South Western Ambulance Trust extended its condolences but said it was ‘confident the crew made an appropriate risk assessment and administered the best possible care’. A spokesman added: ‘They would have been unable to administer any higher standard of life support on an upturned vehicle, in the middle of the water, than that which was already being performed by the individual on scene.’ The crew were concerned by the unknown depth of the water. If one of them got into trouble, it would have affected the treatment they could provide, the spokesman said. ‘The clinical preference would always have been to wait for the fire service to rescue the patient from the water. There is no question the paramedics made exactly the right choices and performed admirably.’
Tory councillor for neighbouring Cheddar, Dawn Hill, said: ‘Your natural instinct would be to jump in and help. It is very sad that health and safety laws stop paramedics from doing their job.’
My thoughts on this incident
- The depth of the water in the ditch could have been gauged by the two men already standing in the water, or the amount of the Land Rover protruding from the water.
- The paramedic crew would not enter the water, but PC Daly showed no hesitation. Wouldn’t PC Daly be subject to the same OHS legislation? How was his risk assessment so vastly different to that carried out by the paramedics?
- Mr Rose, the coroner, asserts that alcohol was not the primary cause of the incident. I suggest that with a BAC of nearly 0.16%, that alcohol was a major contributing factor to the incident. In NSW (Australia) 0.15% constitutes high-range drink driving.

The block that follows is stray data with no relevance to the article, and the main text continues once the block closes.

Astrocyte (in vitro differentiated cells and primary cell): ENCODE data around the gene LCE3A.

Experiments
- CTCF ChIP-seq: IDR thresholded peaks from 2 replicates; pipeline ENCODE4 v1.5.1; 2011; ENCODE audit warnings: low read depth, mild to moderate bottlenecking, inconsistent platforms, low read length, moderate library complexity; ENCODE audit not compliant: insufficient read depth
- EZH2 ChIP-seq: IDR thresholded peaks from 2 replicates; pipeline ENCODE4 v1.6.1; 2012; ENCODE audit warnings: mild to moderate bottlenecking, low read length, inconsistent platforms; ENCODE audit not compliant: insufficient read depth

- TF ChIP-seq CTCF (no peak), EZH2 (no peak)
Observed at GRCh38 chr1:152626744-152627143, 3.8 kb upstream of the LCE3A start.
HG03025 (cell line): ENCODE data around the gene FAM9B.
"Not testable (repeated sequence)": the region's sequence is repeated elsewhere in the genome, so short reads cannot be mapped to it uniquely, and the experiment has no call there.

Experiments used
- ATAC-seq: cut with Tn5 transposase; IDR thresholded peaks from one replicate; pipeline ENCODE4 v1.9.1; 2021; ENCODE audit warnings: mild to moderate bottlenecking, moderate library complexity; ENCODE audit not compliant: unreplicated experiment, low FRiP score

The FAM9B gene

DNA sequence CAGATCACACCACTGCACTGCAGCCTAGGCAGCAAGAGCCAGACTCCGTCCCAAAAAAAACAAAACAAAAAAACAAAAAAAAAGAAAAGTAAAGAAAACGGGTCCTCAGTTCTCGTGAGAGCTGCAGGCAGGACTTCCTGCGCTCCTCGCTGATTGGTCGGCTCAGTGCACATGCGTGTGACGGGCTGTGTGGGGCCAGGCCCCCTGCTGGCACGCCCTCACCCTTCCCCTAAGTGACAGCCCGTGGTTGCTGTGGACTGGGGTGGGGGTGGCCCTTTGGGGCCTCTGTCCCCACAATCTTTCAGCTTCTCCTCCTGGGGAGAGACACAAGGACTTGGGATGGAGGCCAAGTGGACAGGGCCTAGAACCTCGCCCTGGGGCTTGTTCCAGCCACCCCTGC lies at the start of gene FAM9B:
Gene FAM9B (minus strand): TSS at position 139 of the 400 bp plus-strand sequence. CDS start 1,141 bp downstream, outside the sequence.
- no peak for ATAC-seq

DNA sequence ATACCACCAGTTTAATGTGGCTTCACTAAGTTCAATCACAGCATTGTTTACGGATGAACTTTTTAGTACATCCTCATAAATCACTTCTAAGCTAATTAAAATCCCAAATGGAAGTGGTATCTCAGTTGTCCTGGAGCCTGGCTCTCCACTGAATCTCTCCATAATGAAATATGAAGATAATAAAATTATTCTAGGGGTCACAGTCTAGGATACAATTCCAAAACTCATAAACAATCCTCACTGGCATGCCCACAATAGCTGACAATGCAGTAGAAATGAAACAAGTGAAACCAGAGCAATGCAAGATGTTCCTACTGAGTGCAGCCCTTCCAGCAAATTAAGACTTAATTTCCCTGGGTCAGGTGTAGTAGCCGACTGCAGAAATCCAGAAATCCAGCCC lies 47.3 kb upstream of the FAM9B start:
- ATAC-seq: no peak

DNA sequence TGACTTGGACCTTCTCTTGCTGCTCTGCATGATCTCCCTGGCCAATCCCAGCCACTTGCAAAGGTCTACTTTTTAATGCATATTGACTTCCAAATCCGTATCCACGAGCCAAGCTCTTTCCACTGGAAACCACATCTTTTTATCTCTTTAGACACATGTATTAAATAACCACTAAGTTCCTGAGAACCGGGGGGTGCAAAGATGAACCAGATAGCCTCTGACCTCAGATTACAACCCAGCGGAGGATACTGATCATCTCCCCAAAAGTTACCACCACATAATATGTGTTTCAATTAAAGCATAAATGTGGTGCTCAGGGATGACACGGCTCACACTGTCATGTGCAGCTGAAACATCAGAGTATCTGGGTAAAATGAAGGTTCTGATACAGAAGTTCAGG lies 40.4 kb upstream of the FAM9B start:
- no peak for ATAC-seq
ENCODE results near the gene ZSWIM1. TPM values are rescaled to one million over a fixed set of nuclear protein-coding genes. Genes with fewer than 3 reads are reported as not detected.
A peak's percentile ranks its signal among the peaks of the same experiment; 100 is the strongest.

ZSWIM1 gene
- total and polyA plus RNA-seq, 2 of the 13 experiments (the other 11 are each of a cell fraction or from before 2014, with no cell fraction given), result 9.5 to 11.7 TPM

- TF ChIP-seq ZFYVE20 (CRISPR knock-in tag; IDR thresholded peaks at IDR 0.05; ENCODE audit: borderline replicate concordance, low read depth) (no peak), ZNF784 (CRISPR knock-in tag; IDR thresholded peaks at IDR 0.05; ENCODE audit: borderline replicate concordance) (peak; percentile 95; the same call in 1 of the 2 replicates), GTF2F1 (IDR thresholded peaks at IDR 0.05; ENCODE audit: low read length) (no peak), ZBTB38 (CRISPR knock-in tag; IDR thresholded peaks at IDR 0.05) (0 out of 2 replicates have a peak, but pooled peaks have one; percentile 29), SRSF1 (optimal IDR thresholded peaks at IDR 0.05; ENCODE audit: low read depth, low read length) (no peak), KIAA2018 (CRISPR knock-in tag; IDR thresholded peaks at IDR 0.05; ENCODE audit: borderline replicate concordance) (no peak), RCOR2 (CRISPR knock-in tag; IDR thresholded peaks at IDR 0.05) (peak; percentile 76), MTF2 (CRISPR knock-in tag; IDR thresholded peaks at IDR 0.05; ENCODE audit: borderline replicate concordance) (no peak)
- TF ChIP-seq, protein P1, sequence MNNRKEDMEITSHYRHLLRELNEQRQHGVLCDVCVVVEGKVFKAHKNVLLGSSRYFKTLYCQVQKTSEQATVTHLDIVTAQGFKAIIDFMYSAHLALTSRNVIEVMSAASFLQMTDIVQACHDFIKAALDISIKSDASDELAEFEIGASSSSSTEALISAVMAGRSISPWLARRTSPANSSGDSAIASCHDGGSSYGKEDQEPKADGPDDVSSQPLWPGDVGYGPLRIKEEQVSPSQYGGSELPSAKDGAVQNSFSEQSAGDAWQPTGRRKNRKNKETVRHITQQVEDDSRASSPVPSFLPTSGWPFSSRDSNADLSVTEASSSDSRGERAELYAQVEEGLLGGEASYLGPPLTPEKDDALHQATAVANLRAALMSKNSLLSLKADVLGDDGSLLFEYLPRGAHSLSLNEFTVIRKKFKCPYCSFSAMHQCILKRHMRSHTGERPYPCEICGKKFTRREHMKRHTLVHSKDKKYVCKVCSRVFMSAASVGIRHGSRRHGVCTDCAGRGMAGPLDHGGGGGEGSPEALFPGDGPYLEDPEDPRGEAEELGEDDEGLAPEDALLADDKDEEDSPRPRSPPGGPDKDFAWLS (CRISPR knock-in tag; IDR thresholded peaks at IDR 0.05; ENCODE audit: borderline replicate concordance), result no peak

- South Western Ambulance Trust insist the crew had to stay dry to provide ‘advanced life support’ such as defibrillation, which could have proved fatal for everyone at the scene if carried out too close to the water. This is true if defibrillation was carried out on the upturned vehicle in the ditch. But what ‘advanced life support’ can be administered with the casualty on the side of the car in the ditch, and the paramedics up on the roadway.
- However, it is possible that Mr. Thornton’s traumatic head injury was such that he could not have been resuscitated, and drowning was secondary to that.
- The driver of the vehicle Mr Braddick was convicted of drink-driving and banned from the road for three years. This seems to lenient in the extreme. In other jurisdictions this offence would have attracted a custodial sentence. Again in NSW, aggravated dangerous driving occasioning death carries a maximum penalty of 14 years imprisonment.
What do you think?
Source: Daily Mail (online) 18/07/2013 by Martin Robinson; Photo by Steve Roberts, SWNS.com
I was the actual officer that went to assist Michael not this PC Day that keeps getting put forward. There was myself and PC Rawlinson that were first on scene for quite an extended period of time. The actual events of what happened that morning are so different to what has been documented. Im more than happy to discuss and reignite this fire.
I’m always happy to hear the story first hand. As a 40 year veteran of Emergency Services in the UK and Australia, I’m only too aware of the media distortion of facts and timings. When researching a story, sometimes all you have to go on is media reports. Sometimes the information comes from the same source and is then used by different media outlets, duly edited and modified to suit needs other than the truth. I’d be happy to post your recollection of events should you care to do so.